The United States got a rare look into North Korea on Tuesday night, thanks to a new PBS Frontline documentary titled Secret State of North Korea. Going beyond the usual footage Americans are used to seeing out of North Korea that is released officially by the state, the new documentary focused on the people and places in North Korea that its government doesn’t want the outside world to see.
It’s the relationship this hidden side of North Korea has with the outside world that serves as the driving force behind the documentary. What the Frontline doc shows is, as the New York Times puts it, “grim.” The footage shown is filled with “piles of rubble, ox and hand carts and abandoned, starving children.” It’s a country cut off from the rest of the world.
But the documentary hinges on the idea that there are people in North Korea trying to break out of this isolation, and they’re doing it with one thing: information.
In an interview with CNN, James Jones, the director of the documentary, described how the filmmakers obtained the secret footage. North Korean citizens, displeased with Kim Jong-un’s regime, filmed undercover using hidden cameras, and then smuggled the footage across the border to China, to Japanese journalist Jiro Ishimaru.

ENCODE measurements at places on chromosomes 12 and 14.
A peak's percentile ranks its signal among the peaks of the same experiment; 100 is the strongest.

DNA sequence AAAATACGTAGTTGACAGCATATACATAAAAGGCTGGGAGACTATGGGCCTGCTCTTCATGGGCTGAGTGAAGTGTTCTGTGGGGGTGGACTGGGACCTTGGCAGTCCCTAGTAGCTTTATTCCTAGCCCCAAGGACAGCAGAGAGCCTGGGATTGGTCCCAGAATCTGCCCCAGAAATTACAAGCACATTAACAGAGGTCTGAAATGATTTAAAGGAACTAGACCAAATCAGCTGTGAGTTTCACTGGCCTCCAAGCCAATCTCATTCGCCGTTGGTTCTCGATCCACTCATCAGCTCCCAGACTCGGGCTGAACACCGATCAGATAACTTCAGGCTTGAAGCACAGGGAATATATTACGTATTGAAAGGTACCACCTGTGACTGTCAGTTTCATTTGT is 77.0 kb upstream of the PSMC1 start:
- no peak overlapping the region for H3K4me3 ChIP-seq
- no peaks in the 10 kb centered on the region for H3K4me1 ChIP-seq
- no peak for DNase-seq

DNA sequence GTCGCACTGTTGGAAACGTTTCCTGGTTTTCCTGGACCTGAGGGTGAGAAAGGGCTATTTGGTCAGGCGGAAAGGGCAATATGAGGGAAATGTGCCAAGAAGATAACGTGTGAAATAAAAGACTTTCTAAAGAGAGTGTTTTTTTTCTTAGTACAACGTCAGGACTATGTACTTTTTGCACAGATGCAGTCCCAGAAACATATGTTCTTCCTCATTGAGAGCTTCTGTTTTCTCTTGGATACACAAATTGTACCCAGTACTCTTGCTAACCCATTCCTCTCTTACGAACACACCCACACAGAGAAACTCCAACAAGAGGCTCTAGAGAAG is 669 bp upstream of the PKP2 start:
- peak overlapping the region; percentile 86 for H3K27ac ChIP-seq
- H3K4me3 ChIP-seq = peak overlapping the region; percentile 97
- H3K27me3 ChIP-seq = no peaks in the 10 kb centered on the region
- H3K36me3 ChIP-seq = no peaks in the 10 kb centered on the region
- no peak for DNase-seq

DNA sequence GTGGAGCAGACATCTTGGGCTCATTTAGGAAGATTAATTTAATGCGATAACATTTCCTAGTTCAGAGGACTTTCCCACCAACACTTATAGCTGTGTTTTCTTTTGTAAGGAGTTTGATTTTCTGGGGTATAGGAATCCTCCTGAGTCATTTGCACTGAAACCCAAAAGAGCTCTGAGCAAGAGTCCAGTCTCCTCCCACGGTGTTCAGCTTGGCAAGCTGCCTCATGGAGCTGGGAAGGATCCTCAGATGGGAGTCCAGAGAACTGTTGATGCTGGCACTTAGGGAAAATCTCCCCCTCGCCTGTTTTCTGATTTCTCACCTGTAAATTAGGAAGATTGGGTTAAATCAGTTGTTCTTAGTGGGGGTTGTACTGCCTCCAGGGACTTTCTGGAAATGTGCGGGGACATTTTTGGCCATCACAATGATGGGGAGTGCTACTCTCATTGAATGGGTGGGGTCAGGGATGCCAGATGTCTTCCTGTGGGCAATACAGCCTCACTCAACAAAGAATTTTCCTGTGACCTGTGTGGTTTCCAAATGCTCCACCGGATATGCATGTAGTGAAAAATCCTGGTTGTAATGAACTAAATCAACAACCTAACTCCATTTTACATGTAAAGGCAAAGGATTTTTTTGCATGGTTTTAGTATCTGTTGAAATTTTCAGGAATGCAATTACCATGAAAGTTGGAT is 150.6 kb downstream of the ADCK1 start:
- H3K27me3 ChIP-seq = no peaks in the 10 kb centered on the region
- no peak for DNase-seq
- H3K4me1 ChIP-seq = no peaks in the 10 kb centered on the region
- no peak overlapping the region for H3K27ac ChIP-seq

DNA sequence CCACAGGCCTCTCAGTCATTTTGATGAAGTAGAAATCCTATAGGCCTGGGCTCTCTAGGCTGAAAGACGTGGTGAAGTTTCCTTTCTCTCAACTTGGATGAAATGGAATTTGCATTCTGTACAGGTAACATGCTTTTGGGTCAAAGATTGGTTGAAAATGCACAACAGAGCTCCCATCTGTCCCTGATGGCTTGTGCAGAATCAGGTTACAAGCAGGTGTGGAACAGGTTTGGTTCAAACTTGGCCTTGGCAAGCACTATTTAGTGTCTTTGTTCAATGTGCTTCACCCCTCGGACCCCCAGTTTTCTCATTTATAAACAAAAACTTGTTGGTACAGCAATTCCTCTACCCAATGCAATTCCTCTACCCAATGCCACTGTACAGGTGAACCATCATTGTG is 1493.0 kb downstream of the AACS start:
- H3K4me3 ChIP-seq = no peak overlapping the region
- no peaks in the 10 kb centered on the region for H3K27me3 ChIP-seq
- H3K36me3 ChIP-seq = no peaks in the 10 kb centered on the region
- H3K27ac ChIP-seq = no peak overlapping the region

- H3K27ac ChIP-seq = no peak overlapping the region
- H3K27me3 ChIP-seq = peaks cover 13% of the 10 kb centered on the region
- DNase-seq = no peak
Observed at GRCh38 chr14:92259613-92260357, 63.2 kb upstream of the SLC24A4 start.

Some of the footage is indeed startling. Watch the CNN interview with Jones:
Smuggling across the Chinese-North Korean border has become essential to those seeking to get out from under the repressive government. DVDs, movies, and computers are smuggled into and out of the country, giving North Koreans access to something banned by the government: pop culture from abroad. It’s information and media from the outside world that is crucial to spurring any sort of change within the country.
One woman reveals how using a modified radio to pick up broadcasts from outside North Korea is making her question what’s happening inside the country: “The more I listened to the radio, the more I thought what we’ve learned isn’t true, I’ve been fooled.”
This smuggling of information, of course, is highly punishable. People caught accessing outside information could be sent to political prison camps. Yet there are still people within North Korea willing to take the risk – and that is evidence of a country that is slowly, secretly, breaking out of a shell. For now, though, this Frontline documentary is the most up-close and personal footage of North Korea the U.S. can see. Well, except for whatever Dennis Rodman is doing over there.